Toughie No 2273 by Hudson
Hints and tips by Tilsit
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BD Rating – Difficulty *** – Enjoyment ****
Greetings once more from Jena!
The weather has broken slightly, and we had some rain yesterday, which cleared the air a little. Had a really interesting day in the Bauhaus and New Weimar museums looking at some of the amazing artworks from the period between the wars.
So who better to blog while I am in Germany than our locally based (give or take several hundred miles) setter of today’s Toughie?
Hudson is settling down nicely into either of the two midweek Toughie slots and produces quality puzzles that contain a good mix of humour and challenge. After a first read of the clues, there were a couple of ones to write in and I could then move on from there, though I was held up with the bottom right corner – more anon.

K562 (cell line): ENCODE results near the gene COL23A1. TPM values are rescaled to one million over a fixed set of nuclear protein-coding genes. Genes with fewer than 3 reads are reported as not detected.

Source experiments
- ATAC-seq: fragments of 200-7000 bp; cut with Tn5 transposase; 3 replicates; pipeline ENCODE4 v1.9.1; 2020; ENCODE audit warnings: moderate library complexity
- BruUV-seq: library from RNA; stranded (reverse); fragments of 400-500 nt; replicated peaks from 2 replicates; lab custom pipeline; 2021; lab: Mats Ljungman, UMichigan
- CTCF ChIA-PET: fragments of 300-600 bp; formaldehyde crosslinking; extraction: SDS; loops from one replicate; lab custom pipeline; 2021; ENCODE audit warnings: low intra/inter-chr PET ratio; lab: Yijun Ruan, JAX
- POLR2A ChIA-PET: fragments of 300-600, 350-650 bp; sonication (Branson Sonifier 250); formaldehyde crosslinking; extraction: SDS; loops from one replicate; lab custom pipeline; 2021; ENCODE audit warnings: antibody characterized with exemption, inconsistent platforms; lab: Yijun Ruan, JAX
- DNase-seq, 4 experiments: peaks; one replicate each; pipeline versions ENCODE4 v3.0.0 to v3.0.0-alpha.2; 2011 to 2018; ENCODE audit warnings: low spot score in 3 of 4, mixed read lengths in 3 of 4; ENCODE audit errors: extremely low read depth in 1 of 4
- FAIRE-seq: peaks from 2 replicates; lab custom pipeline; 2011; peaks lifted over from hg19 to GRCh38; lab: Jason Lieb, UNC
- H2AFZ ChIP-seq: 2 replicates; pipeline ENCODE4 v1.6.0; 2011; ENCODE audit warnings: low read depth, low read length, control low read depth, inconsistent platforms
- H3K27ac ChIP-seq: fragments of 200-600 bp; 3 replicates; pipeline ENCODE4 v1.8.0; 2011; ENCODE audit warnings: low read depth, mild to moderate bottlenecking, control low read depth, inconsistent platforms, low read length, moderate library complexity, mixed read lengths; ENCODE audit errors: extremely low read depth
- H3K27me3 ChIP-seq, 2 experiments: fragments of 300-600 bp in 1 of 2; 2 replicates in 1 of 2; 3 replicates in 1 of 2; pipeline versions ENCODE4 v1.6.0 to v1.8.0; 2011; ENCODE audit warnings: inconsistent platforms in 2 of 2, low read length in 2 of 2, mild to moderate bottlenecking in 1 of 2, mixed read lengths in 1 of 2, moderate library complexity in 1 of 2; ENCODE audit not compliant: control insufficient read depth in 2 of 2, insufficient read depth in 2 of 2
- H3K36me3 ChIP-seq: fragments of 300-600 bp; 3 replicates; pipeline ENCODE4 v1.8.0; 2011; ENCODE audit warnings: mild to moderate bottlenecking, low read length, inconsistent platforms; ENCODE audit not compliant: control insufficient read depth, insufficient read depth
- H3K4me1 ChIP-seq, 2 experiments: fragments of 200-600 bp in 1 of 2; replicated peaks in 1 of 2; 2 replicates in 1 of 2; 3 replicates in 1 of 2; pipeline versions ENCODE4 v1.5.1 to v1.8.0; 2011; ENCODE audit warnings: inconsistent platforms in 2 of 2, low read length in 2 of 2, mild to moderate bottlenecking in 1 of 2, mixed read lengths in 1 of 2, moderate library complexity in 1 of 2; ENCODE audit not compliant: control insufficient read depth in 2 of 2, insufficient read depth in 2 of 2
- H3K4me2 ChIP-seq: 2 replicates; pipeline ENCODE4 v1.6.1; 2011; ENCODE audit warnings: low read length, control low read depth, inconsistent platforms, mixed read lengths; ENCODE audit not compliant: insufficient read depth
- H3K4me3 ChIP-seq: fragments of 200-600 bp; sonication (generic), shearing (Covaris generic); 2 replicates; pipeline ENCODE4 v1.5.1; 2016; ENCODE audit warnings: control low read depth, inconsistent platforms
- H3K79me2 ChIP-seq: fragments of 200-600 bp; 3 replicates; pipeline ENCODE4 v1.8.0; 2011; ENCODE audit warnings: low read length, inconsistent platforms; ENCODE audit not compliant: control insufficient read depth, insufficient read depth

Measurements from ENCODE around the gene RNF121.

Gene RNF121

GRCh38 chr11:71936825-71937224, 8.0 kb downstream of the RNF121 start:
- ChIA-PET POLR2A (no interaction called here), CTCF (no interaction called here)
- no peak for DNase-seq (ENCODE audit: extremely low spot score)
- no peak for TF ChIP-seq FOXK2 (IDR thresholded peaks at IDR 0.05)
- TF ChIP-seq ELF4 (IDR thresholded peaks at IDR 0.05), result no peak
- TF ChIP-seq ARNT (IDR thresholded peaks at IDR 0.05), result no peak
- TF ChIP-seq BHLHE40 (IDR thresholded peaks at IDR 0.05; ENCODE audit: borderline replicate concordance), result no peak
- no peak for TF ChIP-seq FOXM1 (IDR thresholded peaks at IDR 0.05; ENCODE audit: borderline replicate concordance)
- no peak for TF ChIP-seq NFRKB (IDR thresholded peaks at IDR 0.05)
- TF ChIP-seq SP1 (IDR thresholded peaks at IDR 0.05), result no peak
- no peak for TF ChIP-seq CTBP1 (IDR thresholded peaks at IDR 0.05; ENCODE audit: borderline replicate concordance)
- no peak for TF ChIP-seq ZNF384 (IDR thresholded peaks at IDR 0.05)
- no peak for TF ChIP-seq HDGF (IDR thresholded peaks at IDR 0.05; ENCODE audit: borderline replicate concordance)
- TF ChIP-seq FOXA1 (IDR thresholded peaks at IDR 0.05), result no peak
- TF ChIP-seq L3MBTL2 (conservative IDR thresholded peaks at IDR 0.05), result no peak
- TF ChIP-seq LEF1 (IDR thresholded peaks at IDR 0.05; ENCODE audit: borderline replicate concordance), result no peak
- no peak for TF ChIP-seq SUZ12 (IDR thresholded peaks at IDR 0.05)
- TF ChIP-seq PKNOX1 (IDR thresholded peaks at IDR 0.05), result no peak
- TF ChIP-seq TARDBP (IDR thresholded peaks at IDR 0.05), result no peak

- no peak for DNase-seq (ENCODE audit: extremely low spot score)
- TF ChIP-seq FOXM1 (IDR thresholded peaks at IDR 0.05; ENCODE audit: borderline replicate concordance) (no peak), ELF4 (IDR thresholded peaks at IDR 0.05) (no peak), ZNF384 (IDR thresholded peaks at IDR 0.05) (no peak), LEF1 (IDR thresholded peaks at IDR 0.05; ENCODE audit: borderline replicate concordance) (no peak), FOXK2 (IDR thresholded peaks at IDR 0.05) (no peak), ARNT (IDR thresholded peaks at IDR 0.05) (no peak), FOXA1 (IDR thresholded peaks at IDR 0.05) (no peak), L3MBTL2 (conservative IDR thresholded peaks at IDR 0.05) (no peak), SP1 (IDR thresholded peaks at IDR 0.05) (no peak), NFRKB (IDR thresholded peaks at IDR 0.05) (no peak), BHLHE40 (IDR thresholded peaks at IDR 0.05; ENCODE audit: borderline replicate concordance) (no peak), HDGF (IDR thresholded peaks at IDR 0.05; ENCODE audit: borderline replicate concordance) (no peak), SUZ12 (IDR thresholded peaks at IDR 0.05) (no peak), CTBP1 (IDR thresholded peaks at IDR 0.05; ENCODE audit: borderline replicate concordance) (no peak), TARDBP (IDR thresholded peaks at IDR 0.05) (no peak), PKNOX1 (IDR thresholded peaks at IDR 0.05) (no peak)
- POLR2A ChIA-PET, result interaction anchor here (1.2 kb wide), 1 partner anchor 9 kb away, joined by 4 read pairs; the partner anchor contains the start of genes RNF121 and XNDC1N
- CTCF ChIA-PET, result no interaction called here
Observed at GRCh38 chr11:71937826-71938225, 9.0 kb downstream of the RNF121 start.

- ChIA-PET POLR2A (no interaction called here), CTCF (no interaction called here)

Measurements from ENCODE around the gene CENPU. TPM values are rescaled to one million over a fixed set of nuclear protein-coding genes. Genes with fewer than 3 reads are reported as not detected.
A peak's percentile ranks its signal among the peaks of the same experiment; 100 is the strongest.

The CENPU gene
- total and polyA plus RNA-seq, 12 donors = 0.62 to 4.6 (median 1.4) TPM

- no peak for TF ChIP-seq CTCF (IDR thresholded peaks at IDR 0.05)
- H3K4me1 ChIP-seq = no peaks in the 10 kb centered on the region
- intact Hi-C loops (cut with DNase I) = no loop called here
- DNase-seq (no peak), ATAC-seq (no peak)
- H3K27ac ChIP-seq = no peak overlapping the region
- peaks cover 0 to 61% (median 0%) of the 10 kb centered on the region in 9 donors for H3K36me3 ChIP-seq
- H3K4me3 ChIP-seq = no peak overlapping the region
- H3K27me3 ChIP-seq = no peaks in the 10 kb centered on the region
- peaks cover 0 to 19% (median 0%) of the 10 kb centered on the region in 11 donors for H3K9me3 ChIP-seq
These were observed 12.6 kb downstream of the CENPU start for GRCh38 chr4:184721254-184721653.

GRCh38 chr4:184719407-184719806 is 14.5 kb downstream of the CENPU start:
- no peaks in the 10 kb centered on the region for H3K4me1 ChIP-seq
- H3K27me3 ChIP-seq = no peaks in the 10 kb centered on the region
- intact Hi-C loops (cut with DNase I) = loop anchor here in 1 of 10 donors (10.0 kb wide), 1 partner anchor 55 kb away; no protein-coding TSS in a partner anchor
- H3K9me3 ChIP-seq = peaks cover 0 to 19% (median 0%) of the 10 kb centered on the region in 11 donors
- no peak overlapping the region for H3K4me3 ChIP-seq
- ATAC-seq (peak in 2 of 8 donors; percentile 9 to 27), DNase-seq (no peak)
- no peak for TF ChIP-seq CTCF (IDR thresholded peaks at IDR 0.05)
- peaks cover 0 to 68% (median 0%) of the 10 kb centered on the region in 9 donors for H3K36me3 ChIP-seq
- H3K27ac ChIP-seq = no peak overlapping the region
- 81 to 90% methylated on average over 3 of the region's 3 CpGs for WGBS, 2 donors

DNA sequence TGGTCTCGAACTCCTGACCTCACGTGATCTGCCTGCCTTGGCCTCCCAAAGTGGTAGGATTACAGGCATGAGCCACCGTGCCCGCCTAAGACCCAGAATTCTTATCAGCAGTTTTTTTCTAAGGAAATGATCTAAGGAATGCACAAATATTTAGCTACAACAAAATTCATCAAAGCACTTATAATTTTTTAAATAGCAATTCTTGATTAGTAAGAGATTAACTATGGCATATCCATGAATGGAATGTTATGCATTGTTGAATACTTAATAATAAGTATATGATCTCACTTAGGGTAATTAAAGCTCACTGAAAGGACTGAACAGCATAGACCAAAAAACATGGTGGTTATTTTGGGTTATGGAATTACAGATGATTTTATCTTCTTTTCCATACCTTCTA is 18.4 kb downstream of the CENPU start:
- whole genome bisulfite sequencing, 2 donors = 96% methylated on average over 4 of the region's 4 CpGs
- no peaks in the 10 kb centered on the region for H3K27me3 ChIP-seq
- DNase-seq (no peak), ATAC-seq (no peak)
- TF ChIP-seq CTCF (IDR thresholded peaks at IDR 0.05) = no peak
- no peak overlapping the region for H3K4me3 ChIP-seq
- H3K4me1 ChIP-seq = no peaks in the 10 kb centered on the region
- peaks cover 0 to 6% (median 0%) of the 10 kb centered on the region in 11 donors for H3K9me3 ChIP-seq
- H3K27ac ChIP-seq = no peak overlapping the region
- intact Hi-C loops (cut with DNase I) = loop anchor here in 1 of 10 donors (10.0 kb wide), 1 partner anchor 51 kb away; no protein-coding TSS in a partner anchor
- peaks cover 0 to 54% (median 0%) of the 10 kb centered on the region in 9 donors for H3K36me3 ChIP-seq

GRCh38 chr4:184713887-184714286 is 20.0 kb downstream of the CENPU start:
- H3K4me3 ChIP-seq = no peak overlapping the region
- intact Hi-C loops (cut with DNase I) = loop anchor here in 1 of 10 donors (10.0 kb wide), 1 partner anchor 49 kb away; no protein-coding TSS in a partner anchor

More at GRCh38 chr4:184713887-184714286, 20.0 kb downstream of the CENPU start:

Please leave a comment telling us what you thought.
1a Pleasant housing over the way, within budget (10)
AFFORDABLE: Something that is within your budget when it comes to spending can be found by taking something meaning pleasant and putting it around (housing) an abbreviation for over and a type of way or route.
6a Exclamation suppressed by William, George and Andrew? (4)
WHAM: The name of a pop duo that comprised two people named George (Michael) and Andrew (Ridgeley) is revealed by taking a short expression and placing it inside an abbreviation for the name William.
10a Jogged with PG Tips, causing an accident (5)
PRANG: Something meaning jogged has P before it and G after it – PG Tips (geddit?). This gives a word for a small car accident.
11a Bug truncated record tweet, possibly (9)